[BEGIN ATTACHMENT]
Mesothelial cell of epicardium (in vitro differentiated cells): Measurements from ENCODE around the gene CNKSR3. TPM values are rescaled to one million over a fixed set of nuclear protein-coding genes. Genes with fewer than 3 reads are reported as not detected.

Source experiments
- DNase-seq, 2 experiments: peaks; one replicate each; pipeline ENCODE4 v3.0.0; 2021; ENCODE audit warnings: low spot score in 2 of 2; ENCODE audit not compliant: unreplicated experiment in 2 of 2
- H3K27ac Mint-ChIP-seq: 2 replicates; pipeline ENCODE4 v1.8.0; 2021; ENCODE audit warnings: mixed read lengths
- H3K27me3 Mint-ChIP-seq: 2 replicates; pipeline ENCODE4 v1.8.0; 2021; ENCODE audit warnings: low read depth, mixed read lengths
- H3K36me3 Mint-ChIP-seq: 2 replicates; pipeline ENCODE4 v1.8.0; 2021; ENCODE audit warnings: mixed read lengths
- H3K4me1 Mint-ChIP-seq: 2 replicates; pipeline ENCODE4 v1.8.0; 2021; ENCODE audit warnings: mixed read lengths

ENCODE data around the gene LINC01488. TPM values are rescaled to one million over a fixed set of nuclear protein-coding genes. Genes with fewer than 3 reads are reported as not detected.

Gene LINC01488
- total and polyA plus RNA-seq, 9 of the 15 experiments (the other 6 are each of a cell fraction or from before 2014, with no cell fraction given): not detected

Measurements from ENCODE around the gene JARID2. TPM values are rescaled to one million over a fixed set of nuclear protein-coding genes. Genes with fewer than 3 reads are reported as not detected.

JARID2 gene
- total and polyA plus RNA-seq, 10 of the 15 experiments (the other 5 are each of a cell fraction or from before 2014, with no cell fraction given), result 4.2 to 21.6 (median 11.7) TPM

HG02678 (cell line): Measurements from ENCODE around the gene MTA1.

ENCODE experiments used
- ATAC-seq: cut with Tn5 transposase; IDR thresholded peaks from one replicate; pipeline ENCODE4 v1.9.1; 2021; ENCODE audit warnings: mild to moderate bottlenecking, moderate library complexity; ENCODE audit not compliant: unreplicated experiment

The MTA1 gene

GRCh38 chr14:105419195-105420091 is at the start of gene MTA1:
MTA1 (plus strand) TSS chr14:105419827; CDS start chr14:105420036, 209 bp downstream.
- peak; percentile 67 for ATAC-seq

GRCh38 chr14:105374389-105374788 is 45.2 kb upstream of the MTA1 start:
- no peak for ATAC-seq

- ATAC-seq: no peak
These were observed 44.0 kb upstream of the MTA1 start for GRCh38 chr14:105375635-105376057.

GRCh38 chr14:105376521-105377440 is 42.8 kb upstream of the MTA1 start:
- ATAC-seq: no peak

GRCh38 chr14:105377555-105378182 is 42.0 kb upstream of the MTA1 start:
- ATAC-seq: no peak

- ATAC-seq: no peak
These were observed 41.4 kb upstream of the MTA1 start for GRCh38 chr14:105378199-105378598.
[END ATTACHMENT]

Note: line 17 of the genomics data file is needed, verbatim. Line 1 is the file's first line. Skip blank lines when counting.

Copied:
The MTA1 gene